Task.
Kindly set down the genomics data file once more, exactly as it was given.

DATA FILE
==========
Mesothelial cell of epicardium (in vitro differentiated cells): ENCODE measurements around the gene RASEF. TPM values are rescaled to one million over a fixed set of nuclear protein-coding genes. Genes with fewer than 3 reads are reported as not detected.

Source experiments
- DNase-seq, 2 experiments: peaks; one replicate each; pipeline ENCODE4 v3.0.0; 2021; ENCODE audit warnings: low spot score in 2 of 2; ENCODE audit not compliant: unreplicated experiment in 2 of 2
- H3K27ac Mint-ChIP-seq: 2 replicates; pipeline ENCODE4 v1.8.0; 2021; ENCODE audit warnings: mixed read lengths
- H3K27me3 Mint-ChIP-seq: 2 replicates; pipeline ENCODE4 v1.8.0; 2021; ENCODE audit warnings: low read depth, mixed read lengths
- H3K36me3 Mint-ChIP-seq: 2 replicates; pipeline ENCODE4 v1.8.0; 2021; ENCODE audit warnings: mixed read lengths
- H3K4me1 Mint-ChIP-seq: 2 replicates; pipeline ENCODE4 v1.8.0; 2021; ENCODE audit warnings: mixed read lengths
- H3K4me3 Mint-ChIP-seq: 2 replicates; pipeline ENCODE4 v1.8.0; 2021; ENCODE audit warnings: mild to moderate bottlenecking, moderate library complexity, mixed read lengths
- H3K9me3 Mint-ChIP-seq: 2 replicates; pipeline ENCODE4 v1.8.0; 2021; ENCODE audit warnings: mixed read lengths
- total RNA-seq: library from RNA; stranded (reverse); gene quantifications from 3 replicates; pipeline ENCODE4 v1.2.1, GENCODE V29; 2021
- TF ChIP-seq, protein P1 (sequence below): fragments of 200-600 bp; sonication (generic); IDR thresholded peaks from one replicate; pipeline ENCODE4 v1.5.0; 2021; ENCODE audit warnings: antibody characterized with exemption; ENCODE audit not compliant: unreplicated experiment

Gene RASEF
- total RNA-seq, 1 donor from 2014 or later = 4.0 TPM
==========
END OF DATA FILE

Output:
Mesothelial cell of epicardium (in vitro differentiated cells): ENCODE measurements around the gene RASEF. TPM values are rescaled to one million over a fixed set of nuclear protein-coding genes. Genes with fewer than 3 reads are reported as not detected.

Source experiments
- DNase-seq, 2 experiments: peaks; one replicate each; pipeline ENCODE4 v3.0.0; 2021; ENCODE audit warnings: low spot score in 2 of 2; ENCODE audit not compliant: unreplicated experiment in 2 of 2
- H3K27ac Mint-ChIP-seq: 2 replicates; pipeline ENCODE4 v1.8.0; 2021; ENCODE audit warnings: mixed read lengths
- H3K27me3 Mint-ChIP-seq: 2 replicates; pipeline ENCODE4 v1.8.0; 2021; ENCODE audit warnings: low read depth, mixed read lengths
- H3K36me3 Mint-ChIP-seq: 2 replicates; pipeline ENCODE4 v1.8.0; 2021; ENCODE audit warnings: mixed read lengths
- H3K4me1 Mint-ChIP-seq: 2 replicates; pipeline ENCODE4 v1.8.0; 2021; ENCODE audit warnings: mixed read lengths
- H3K4me3 Mint-ChIP-seq: 2 replicates; pipeline ENCODE4 v1.8.0; 2021; ENCODE audit warnings: mild to moderate bottlenecking, moderate library complexity, mixed read lengths
- H3K9me3 Mint-ChIP-seq: 2 replicates; pipeline ENCODE4 v1.8.0; 2021; ENCODE audit warnings: mixed read lengths
- total RNA-seq: library from RNA; stranded (reverse); gene quantifications from 3 replicates; pipeline ENCODE4 v1.2.1, GENCODE V29; 2021
- TF ChIP-seq, protein P1 (sequence below): fragments of 200-600 bp; sonication (generic); IDR thresholded peaks from one replicate; pipeline ENCODE4 v1.5.0; 2021; ENCODE audit warnings: antibody characterized with exemption; ENCODE audit not compliant: unreplicated experiment

Gene RASEF
- total RNA-seq, 1 donor from 2014 or later = 4.0 TPM